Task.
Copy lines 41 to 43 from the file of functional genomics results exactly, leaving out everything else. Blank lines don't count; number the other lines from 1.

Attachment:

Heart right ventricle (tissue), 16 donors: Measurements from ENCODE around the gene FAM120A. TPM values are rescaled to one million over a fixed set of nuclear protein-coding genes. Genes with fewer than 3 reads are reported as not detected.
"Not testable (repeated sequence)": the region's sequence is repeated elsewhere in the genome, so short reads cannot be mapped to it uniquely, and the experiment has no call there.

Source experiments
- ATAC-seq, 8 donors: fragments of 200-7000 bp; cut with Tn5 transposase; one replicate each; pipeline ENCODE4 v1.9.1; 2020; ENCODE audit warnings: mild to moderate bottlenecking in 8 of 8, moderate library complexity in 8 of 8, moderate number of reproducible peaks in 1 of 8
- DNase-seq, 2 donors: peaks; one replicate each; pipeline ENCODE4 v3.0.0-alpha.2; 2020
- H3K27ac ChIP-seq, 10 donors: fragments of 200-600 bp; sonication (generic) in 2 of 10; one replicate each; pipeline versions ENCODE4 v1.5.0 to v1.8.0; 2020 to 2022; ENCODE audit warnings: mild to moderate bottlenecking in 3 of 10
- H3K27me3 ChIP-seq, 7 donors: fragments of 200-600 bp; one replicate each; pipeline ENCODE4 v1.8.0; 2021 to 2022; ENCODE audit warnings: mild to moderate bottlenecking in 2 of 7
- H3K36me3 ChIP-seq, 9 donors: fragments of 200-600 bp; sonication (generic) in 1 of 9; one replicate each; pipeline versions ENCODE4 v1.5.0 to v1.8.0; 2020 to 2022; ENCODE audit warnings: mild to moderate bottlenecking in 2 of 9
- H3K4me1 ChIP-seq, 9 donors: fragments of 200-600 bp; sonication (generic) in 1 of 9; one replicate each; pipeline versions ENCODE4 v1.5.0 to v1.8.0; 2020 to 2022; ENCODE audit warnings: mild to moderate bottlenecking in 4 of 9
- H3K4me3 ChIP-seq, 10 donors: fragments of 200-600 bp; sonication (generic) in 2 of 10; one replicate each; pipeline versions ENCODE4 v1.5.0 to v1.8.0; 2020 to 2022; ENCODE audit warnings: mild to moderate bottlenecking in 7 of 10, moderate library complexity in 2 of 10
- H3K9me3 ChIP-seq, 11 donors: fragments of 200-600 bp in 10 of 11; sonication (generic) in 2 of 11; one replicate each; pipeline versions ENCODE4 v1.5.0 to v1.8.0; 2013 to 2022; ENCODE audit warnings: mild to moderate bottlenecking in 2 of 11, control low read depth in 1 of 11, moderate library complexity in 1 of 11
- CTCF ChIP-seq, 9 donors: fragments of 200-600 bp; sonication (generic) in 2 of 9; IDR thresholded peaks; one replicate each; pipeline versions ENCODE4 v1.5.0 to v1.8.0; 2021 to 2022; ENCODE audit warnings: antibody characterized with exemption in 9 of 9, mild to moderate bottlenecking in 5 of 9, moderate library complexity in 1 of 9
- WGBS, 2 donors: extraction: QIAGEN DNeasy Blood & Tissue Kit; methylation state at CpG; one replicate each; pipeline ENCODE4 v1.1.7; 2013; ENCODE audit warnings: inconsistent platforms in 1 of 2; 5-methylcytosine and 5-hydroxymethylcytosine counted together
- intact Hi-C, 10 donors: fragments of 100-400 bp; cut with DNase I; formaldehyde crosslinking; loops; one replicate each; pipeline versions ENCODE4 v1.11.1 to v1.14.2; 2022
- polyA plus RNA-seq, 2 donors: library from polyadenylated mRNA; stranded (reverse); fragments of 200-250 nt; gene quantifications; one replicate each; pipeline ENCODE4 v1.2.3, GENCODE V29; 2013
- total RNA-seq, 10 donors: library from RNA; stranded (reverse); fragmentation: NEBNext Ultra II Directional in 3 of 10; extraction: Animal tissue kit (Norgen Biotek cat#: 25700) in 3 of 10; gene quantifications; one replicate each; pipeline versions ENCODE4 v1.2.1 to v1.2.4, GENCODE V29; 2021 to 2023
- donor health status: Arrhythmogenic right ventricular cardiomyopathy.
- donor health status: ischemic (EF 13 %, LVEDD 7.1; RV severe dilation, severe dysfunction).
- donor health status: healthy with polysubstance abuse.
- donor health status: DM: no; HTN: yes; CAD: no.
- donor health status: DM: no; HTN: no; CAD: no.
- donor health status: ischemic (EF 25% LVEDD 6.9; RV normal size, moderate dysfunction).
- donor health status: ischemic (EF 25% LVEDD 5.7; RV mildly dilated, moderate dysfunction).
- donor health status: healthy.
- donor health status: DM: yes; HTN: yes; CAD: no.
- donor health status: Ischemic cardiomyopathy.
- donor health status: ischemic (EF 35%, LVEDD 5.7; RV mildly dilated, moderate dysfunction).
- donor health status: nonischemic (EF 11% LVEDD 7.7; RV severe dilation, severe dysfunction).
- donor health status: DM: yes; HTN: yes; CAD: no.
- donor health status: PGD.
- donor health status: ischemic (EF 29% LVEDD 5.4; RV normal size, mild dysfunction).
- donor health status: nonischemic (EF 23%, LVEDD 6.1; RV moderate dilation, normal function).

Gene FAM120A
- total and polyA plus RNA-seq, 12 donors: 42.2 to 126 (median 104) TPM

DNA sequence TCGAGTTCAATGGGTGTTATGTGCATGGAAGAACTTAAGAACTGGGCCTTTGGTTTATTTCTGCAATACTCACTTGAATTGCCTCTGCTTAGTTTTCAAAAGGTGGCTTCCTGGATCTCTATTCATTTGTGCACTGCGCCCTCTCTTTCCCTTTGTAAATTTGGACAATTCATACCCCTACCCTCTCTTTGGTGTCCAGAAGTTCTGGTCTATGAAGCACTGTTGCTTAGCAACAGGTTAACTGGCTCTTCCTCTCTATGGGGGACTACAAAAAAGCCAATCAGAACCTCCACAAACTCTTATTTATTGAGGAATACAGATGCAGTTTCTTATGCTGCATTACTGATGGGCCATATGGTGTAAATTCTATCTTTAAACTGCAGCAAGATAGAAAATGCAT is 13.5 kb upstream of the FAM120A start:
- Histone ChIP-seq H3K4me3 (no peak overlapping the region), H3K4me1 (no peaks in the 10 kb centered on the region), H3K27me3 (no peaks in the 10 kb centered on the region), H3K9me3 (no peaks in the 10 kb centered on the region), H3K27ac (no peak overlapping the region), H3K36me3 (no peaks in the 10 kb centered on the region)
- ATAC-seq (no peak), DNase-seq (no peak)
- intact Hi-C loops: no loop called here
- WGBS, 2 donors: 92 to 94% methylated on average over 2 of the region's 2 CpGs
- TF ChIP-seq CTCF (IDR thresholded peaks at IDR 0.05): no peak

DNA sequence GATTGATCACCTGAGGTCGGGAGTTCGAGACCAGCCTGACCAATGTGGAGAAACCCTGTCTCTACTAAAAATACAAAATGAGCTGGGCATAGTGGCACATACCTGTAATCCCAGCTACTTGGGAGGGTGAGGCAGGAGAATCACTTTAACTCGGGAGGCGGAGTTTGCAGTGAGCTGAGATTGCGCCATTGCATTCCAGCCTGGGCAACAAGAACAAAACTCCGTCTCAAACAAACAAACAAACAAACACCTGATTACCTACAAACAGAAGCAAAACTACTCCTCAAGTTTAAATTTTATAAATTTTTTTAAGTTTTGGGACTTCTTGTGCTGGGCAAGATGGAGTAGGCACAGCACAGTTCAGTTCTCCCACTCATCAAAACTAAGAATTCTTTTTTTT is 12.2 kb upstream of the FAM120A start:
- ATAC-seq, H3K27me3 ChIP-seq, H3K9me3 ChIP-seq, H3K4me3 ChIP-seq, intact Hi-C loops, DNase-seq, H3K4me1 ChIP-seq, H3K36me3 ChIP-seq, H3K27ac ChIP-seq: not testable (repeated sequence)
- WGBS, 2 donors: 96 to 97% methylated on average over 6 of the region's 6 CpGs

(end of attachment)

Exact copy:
DNA sequence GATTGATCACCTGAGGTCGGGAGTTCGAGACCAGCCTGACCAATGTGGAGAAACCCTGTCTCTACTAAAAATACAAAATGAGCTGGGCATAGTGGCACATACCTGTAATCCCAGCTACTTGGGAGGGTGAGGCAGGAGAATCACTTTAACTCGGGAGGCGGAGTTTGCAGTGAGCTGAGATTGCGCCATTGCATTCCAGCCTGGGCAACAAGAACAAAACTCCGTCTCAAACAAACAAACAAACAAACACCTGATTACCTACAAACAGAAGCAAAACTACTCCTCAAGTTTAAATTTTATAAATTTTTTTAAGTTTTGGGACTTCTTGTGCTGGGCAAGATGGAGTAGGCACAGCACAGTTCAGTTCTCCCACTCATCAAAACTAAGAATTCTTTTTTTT is 12.2 kb upstream of the FAM120A start:
- ATAC-seq, H3K27me3 ChIP-seq, H3K9me3 ChIP-seq, H3K4me3 ChIP-seq, intact Hi-C loops, DNase-seq, H3K4me1 ChIP-seq, H3K36me3 ChIP-seq, H3K27ac ChIP-seq: not testable (repeated sequence)
- WGBS, 2 donors: 96 to 97% methylated on average over 6 of the region's 6 CpGs